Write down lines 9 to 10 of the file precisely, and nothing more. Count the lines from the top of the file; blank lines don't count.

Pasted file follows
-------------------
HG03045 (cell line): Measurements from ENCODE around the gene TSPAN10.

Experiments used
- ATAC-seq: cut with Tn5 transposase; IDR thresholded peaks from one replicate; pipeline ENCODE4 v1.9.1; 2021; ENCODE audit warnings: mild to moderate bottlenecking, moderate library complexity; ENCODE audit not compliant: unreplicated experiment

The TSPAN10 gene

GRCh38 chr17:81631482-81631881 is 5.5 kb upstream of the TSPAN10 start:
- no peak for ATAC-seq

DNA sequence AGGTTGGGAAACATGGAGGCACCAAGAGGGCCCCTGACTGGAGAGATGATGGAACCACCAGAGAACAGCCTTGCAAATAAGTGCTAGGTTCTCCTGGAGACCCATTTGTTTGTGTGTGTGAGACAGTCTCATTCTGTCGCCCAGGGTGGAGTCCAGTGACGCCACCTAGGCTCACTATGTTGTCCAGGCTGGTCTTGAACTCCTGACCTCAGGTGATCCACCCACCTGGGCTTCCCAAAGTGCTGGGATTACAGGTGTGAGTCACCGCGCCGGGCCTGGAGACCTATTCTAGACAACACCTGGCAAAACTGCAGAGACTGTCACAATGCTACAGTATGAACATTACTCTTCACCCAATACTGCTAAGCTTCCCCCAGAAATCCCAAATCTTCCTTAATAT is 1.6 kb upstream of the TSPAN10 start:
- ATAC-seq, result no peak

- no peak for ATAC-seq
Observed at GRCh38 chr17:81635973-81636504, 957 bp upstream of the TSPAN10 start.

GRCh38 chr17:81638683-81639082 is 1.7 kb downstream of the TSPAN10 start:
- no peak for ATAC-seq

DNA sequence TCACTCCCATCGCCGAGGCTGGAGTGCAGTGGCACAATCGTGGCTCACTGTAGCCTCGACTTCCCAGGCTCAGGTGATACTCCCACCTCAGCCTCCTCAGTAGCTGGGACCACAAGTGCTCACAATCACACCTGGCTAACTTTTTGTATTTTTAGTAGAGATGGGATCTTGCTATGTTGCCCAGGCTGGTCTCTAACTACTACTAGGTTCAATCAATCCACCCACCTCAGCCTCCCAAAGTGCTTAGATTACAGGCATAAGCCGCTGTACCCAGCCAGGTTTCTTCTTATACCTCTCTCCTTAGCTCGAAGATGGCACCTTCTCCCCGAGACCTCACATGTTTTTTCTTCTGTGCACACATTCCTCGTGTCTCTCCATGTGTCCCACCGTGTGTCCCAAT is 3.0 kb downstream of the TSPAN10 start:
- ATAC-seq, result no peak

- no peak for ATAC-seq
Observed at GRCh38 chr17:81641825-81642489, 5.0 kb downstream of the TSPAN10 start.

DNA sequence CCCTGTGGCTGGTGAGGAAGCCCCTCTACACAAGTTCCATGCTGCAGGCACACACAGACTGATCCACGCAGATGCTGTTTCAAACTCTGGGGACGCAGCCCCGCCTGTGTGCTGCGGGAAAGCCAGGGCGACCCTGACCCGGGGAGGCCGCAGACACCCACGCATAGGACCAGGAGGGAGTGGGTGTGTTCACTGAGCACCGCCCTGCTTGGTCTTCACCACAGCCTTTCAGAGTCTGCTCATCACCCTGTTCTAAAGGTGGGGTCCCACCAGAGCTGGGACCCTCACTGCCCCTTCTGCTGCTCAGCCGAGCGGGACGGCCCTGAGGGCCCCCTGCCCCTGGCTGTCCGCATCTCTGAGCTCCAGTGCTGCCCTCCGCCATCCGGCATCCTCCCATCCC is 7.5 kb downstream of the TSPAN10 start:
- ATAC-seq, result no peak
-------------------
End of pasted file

- no peak for ATAC-seq
Observed at GRCh38 chr17:81635973-81636504, 957 bp upstream of the TSPAN10 start.